Given the structural changes in the commercial real estate markets, particularly lower demand for office space, supervisors have also been conducting more in-depth examinations at state member banks with relatively high concentrations of commercial real estate lending. These supervisory reviews include more testing of commercial real estate loans and detailed evaluations of banks' risk-management practices for this activity.

The Federal Reserve has also been carefully monitoring supervised institutions that are engaging in or interested in engaging in crypto-asset-related activities, complex third-party relationships with fintech companies to deliver banking products, or other novel activities. On August 16, 2022, the Federal Reserve issued SR letter 22-6, which explains that a supervised banking organization should notify its lead supervisory point of contact at the Federal Reserve prior to engaging in any crypto-asset-related activity, or regarding any crypto-asset-related activities it is currently engaged in.12 The Federal Reserve is also creating a specialized team of experts to monitor and analyze novel activities-related developments, and help coordinate oversight of such activities at banks (see box 2).

Box 4. Supervisory Approach to Assessing Interest Rate Risk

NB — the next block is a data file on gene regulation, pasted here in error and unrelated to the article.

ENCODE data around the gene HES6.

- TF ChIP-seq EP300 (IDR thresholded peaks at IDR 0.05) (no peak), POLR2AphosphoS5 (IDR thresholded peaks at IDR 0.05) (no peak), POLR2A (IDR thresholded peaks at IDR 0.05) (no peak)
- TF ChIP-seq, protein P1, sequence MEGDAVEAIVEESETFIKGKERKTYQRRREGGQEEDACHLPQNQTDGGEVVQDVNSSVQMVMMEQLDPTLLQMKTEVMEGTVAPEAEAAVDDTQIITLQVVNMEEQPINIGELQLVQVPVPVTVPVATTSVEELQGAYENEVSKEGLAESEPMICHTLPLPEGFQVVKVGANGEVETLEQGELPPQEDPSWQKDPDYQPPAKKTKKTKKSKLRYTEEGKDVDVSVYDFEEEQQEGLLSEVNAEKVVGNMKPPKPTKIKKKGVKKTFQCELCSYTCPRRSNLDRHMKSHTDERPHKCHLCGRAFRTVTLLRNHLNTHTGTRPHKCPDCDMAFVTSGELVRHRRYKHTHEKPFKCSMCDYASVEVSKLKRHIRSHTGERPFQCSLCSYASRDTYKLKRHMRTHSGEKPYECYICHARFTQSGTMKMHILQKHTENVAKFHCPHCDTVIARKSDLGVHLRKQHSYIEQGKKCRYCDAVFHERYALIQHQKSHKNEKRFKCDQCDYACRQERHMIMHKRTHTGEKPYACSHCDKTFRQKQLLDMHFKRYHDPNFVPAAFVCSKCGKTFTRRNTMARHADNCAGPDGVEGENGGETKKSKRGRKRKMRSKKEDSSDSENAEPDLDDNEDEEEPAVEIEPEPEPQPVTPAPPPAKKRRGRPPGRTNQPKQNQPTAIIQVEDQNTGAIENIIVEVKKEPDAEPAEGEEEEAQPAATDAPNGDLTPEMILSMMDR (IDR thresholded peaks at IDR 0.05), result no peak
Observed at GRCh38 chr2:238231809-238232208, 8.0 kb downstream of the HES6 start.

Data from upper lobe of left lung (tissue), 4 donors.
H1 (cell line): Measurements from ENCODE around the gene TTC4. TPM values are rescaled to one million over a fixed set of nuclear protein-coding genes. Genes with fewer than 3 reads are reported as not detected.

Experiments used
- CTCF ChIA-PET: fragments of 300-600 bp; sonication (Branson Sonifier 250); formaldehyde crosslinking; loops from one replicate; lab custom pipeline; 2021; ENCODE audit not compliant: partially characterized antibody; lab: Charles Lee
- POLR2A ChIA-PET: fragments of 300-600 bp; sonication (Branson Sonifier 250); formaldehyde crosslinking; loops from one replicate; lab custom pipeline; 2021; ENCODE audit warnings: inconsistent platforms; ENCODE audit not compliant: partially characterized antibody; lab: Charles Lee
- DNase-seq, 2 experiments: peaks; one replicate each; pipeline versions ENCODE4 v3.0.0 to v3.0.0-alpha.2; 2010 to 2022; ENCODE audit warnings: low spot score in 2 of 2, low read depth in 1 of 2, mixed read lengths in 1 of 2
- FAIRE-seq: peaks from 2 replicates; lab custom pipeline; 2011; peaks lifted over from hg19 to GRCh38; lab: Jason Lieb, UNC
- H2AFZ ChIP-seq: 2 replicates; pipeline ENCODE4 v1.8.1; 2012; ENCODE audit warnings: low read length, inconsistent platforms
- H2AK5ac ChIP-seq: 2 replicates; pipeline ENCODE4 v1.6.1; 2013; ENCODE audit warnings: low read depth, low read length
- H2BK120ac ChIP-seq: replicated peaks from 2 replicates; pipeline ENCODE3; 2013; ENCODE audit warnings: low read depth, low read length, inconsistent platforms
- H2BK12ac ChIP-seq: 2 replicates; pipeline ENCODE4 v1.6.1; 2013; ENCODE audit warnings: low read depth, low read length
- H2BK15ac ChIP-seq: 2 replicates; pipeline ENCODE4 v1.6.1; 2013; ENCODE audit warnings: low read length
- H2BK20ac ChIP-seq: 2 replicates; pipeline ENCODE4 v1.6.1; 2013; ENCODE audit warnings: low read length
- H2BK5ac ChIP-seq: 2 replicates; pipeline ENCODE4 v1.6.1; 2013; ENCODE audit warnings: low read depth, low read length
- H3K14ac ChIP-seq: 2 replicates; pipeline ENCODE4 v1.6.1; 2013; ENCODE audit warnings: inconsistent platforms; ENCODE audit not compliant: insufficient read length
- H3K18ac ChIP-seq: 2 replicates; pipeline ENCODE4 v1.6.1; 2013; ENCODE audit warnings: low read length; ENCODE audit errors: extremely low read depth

The Federal Reserve and other banking agencies have longstanding policies and supervisory guidelines that establish safety and soundness principles for a bank's interest rate risk (IRR) management. The Federal Reserve evaluates IRR as part of its assessment of capital adequacy for all supervised firms. Examiners evaluate firms' IRR exposures and management practices as part of regularly scheduled full-scope or targeted examinations for CBOs and RBOs. For the larger banks, including those supervised by the Large Institution Supervision Coordinating Committee and the Large and Foreign Banking Organizations program, the Federal Reserve looks at IRR through continuous monitoring activities and targeted exams. Supervisory conclusions on the level and management of interest rate risk are summarized in the Sensitivity to Market Risk component of the interagency CAMELS rating system.1 These findings also commonly affect assessments of a bank's management, capital adequacy, and liquidity within the rating system.